According to the firm’s creative director, Katō Tsuyoshi, “the blueprints for the original building were lost, but we found photographs taken during the demolition, which gave us insight into the building’s structure. Internal and external photographs taken by residents helped in ascertaining grime and wear, but these were black and white, so we supplemented them with numerous interviews to achieve an accurate look and feel.”
Creaky Stairs to Enchant Manga Artists
Tokiwa-sō was wood and mortar. The current structure needed to use concrete to comply with modern building codes, so a double-wall structure was used to hide steel supports and make it look authentically “wooden.” The grain of the wood on the ceiling panels was replicated from a panel that Tezuka retrieved during the building’s demolition, illustrated with a drawing of himself and Sapphire from Princess Knight, and gifted to the local press club. This was supplemented with high-resolution imagery taken of ceiling tiles stored in the local folk museum.
One of the trickiest aspects was replicating the creaky sound of the staircase. “The manga artists developed a keen sense for the creak of the staircase because it meant an editor was coming with work, or to retrieve finished pages for deadlines,” esxplains Katō. “So we wanted to make sure to re-create that sound. We were so dedicated to replicating it that we incorporated the concept into the design from the very start.”
They experimented with base materials that could be inserted between the steps and the steel foundation and flex when stepped upon, supplemented by adding tiny gaps between the steps and risers that were then coated with rosin to create a distinctive squeak when climbed.
Small Rooms, Universe-Sized Dreams
Why go to all the trouble? “Tokiwa-sō is a special place for fans, and we didn’t want to let them down,” replies Katō. “For example, we wanted it to feel lived-in, as though manga had actually been made here, right up to the moment it opened as a museum. So when we heard on Twitter that ‘the toilet looks like it really stinks’ we took it as a big compliment,” he laughs.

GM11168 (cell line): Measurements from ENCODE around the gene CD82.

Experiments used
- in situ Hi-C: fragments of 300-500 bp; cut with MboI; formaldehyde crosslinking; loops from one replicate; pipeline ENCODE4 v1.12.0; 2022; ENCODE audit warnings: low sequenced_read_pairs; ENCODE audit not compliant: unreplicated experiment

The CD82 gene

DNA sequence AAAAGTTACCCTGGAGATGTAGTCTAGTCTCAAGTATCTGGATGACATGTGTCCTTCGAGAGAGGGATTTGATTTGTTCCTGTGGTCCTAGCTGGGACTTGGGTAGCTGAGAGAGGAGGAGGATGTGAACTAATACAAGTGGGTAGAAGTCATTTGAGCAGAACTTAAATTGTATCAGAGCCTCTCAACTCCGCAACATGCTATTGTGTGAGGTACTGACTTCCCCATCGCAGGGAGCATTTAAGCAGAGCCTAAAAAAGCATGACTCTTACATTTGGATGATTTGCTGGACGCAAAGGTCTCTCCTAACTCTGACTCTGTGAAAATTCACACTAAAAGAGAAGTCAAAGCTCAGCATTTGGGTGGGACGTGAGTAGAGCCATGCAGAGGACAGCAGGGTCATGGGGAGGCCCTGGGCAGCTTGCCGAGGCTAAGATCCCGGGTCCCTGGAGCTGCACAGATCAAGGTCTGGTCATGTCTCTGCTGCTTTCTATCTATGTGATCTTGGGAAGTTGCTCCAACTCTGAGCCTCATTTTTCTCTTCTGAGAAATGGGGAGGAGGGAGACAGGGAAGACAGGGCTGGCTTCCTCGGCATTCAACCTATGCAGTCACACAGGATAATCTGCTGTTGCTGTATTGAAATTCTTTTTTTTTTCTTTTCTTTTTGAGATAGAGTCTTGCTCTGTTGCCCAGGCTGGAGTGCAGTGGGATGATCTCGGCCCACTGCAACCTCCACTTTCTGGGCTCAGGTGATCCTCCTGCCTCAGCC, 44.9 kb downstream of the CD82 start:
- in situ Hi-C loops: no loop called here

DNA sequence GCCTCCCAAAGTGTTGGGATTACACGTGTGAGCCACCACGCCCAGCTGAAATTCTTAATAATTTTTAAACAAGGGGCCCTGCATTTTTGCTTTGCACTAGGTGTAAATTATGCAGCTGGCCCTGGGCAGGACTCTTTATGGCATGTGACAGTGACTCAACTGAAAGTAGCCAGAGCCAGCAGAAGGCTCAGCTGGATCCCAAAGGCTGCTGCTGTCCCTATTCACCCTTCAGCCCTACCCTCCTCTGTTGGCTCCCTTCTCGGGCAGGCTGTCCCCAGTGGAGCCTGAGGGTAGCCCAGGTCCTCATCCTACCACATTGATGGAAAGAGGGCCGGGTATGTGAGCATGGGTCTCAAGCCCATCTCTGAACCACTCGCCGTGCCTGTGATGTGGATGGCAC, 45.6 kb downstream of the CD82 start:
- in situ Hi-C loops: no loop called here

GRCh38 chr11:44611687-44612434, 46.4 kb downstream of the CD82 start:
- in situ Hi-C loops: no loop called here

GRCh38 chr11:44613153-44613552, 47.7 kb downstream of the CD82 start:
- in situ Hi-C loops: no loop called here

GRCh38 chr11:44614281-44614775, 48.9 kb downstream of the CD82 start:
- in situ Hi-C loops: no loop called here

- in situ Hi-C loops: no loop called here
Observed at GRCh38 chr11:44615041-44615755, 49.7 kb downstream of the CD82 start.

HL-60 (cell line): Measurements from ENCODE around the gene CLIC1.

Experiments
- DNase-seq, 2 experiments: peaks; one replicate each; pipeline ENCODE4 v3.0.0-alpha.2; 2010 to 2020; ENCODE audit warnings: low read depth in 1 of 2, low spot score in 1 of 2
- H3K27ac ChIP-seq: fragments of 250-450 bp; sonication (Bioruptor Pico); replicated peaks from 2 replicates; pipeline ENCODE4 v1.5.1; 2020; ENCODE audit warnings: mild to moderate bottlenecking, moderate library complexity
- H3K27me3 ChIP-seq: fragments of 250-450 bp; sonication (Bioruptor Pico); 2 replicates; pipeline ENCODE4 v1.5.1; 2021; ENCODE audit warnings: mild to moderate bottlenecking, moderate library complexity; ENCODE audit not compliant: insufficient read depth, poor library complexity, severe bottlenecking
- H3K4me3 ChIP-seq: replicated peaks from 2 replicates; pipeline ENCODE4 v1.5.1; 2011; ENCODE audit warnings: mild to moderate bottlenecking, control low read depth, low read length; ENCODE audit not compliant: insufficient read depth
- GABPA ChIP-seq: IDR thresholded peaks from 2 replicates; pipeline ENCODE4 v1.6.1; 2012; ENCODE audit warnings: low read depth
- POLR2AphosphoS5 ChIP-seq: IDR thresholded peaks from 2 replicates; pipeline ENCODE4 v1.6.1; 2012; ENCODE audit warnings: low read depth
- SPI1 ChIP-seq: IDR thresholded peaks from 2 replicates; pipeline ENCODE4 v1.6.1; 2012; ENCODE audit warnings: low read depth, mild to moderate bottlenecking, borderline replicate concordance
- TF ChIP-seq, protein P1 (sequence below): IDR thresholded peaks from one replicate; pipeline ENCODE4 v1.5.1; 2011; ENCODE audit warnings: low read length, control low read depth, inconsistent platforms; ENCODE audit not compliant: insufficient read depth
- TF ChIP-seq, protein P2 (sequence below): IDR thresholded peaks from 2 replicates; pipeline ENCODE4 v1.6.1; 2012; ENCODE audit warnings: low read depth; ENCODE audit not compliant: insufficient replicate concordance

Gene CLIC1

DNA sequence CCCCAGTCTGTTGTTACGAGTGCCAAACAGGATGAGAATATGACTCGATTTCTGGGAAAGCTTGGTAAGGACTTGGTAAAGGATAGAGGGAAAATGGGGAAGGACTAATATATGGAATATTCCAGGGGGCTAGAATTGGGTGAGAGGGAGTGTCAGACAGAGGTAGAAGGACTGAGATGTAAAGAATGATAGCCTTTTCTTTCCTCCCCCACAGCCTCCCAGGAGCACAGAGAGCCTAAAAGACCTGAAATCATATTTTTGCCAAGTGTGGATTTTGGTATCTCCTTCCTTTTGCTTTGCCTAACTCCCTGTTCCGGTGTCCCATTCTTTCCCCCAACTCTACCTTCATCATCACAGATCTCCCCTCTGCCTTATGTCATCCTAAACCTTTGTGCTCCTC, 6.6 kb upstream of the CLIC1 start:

But the Tokiwa-sō Manga Museum is more than just a retro-Shōwa-era apartment, or relic of the young artists’ dreams. That is something Satonaka Machiko, chairperson of the Japan Cartoonists Association, stressed as she chaired a management review meeting for the museum.
“Now Japanese manga and anime are respected around the world, but even today declaring an ambition to become a manga artist is likely to mark you as a little weird. Back then, it took an incredible amount of courage for the artists at Tokiwa-sō to make the decision to enter the world of manga. These rooms are small, but the occupants dreamed big. And within these walls they stimulated, supported, and cheered each other on while developing their own personal styles. No matter how much they loved the work of those who inspired them, they challenged themselves to make something different, something totally original. The essence of Japan’s manga and anime culture was distilled at Tokiwa-sō, and through holding exhibitions here we need to convey that to future generations, all over the world.”
A Spark for Shuttered Shops
Locals are hopeful that the Tokiwa-sō Manga Museum will help spark a revitalization of their local shopping arcade.
Thanks to its central location near Ikebukuro and excellent bus and train access, Shiinamachi developed rapidly during Japan’s postwar high-growth era. Boarding houses for young arrivals from the countryside went up at a rapid clip. At the center of it all was a bustling shopping street running half a kilometer, home to some 200 shops. Today only around 10 remain open, though, making Tokiwa-sō Dōri a so-called “shutter street.”